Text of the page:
Working my plan(s)

Got a ton of stuff done over the weekend. Sore as hell, but it’s a good sore — the kind that tells me I was productive.

Spring is definitely here, and with it comes a sudden surge in energy. The trip to see family did me good, in that it broke me out of my rut and got me thinking again about how I want my life to be, and how I need to shape it. Seeing my family members — both sides — all pretty much stuck in their status quo lives, with their resignation to “how things are” and their petty in-fighting and their self-satisfaction over “accomplishments” which are from just doing what they’ve been told to do, year after year… that was so depressing.

But it woke me up. Status quo… they can keep it. I’m much more interested in living my life, living it as an adventure rather than a task list, and really experiencing things around me — not just slogging through with “just a job” till retirement shows up.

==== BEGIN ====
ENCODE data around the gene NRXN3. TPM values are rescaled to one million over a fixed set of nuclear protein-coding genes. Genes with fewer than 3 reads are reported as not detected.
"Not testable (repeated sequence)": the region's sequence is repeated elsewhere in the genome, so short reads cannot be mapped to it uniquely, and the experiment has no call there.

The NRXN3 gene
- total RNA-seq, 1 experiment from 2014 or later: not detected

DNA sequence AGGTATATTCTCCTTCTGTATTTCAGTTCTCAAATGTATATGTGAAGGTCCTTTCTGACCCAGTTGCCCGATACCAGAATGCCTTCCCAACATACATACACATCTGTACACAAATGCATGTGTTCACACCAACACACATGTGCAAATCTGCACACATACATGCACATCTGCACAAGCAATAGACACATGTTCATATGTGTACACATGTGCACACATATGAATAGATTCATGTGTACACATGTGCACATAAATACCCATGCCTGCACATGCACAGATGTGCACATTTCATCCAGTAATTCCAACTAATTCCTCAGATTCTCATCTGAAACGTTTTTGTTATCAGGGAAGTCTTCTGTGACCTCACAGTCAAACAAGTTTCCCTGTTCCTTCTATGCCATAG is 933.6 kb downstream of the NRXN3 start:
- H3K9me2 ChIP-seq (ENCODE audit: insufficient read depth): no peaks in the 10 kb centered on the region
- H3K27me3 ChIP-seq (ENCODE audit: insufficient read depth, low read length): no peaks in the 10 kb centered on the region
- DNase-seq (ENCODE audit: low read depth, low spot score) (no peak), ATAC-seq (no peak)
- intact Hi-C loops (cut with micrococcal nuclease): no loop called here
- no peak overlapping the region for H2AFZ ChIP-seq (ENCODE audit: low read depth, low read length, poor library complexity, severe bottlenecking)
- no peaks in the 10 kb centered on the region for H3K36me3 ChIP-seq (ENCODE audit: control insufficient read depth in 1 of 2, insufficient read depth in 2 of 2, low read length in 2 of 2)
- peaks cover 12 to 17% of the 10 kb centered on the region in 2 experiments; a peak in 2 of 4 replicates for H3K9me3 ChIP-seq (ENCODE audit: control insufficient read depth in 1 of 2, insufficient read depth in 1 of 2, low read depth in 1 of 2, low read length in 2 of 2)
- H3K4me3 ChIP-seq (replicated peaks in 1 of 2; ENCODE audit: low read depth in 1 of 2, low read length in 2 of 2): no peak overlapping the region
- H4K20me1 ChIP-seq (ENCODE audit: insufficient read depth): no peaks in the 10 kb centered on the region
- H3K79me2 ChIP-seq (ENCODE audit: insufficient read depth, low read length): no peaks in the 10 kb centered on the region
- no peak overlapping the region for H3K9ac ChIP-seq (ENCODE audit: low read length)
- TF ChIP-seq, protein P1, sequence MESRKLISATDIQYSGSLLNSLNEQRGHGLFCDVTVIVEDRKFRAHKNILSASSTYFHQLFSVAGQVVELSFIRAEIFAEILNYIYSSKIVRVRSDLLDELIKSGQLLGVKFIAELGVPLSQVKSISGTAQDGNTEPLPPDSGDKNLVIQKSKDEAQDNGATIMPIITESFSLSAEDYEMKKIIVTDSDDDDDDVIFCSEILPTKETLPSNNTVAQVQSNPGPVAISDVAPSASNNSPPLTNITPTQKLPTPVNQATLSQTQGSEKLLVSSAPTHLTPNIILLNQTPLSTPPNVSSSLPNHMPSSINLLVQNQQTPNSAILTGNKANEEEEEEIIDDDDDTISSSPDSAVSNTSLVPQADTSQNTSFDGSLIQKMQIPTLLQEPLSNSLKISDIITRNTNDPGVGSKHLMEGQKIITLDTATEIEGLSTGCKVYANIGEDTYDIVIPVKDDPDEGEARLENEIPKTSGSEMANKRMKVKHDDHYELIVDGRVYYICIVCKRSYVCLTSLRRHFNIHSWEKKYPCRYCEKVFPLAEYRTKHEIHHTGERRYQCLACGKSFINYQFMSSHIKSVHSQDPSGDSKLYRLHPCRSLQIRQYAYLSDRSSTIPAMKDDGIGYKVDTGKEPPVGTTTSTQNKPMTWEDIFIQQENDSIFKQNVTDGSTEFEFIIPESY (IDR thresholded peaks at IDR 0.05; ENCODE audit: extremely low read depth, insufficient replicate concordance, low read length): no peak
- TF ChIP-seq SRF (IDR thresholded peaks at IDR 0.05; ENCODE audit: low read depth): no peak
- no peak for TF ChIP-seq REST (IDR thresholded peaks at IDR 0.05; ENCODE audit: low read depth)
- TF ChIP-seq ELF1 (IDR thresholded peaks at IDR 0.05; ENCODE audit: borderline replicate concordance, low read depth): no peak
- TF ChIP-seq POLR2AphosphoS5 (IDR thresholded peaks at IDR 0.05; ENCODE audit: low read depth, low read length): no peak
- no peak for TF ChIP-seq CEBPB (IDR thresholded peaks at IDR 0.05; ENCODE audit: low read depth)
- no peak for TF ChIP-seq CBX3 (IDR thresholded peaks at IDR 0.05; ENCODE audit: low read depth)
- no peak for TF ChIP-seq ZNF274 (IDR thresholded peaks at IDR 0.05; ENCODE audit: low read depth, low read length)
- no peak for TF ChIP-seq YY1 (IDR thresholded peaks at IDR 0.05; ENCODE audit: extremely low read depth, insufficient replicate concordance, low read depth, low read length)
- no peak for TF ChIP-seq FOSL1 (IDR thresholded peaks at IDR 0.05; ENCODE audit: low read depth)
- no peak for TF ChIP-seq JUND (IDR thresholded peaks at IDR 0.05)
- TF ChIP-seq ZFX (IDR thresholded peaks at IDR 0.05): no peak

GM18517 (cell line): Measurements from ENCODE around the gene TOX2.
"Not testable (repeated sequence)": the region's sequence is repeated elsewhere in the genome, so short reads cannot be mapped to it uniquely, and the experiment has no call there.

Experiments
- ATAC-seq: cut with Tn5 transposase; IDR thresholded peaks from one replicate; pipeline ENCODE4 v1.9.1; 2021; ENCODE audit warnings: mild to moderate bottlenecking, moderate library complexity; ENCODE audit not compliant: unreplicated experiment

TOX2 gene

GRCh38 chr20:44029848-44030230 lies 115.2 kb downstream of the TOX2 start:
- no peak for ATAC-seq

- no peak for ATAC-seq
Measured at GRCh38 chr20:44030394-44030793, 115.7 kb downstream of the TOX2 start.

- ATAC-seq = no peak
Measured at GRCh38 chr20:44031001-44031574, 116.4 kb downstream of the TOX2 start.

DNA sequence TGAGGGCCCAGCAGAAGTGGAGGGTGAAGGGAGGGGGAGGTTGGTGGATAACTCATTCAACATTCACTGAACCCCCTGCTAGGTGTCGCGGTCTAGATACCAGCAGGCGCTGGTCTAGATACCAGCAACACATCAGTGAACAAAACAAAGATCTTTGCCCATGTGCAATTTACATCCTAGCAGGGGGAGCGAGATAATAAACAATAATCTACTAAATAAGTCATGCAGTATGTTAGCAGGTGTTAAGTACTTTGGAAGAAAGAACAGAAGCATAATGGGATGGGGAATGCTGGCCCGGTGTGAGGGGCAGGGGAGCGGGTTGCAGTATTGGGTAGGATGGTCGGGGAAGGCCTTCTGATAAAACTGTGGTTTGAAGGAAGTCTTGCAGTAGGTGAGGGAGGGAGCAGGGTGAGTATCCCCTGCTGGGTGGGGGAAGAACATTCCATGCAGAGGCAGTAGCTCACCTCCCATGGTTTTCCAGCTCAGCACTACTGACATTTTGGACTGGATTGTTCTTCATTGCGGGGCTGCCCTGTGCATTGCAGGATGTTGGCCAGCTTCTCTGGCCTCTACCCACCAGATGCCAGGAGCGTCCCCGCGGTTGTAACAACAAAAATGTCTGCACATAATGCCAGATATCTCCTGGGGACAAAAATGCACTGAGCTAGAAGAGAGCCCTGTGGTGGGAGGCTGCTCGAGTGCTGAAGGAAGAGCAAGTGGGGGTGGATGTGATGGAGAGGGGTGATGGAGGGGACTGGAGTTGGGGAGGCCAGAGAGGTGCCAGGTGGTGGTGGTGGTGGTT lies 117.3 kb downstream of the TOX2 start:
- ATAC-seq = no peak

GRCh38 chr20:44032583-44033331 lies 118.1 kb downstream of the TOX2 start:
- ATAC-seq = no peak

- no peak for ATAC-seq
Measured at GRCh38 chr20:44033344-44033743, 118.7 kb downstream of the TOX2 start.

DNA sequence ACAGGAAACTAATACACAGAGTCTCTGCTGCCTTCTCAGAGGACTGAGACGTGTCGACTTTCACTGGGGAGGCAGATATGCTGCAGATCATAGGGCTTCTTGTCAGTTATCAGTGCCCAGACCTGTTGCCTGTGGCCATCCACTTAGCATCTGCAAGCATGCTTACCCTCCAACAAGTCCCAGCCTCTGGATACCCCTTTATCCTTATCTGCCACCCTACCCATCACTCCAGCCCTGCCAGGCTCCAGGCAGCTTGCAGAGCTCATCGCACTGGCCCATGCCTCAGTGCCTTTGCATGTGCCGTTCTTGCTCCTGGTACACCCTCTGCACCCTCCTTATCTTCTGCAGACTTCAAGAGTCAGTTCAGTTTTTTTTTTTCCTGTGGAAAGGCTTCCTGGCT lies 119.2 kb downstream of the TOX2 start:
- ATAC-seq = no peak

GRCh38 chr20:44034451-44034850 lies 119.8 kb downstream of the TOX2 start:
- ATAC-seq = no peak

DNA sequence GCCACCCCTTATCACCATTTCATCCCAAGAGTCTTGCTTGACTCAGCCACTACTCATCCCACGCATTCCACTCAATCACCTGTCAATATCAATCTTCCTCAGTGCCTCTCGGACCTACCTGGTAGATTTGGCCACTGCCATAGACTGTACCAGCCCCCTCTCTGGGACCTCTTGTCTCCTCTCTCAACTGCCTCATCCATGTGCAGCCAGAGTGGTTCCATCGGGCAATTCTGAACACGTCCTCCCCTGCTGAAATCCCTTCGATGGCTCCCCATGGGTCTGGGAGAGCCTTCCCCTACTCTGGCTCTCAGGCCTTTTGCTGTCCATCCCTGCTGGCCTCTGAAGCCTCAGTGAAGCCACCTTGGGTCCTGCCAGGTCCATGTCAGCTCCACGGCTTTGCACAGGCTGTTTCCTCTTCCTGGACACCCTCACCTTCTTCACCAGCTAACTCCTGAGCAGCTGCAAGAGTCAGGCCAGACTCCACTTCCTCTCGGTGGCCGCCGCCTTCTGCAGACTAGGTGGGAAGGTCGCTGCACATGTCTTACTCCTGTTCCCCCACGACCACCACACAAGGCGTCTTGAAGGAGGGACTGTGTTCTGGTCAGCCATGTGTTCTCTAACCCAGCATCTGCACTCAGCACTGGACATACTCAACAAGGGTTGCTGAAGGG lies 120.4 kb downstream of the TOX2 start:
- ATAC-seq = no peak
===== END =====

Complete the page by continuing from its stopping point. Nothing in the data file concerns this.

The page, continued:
Because to be perfectly honest, I don’t think I’m going to be retiring anytime soon — probably not at all.

See, here’s the thing. I have no retirement savings. Zip – nada – zilch. I am barely keeping afloat with my everyday expenses, let alone building up some savings. Adding any money to a 401(k) or an IRA is a joke to me – I cannot afford to contribute even 1% of my earnings. Truly. So, even though much of the working world has rearranged itself to have people my age retire around age 55  (which gives me about 7 years), the simple fact is, I’m going to be working well into my 80s, maybe beyond — if I live that long.

So, the pressure is off, in terms of retirement timeline. And there’s really no reason for me to freak out over things like saving enough for retirement, paying for medication and all those other expenses that aging people accrue. Because I’m not going to stop working anytime soon. I will always have an income, doing something. And I’m fine with it.

My family members are a little horrified by the idea, but who the hell cares? They can have their retirements. They can fade into the background. They can drift away into a life of leisurely “rewards” for all the crap they’ve had to put up with, all those years.

Me? I’d rather not have to put up with the crap… be happy while I’m working (not after)… have a life I can enjoy, right here and right now… and continue to be active and engaged long into the future.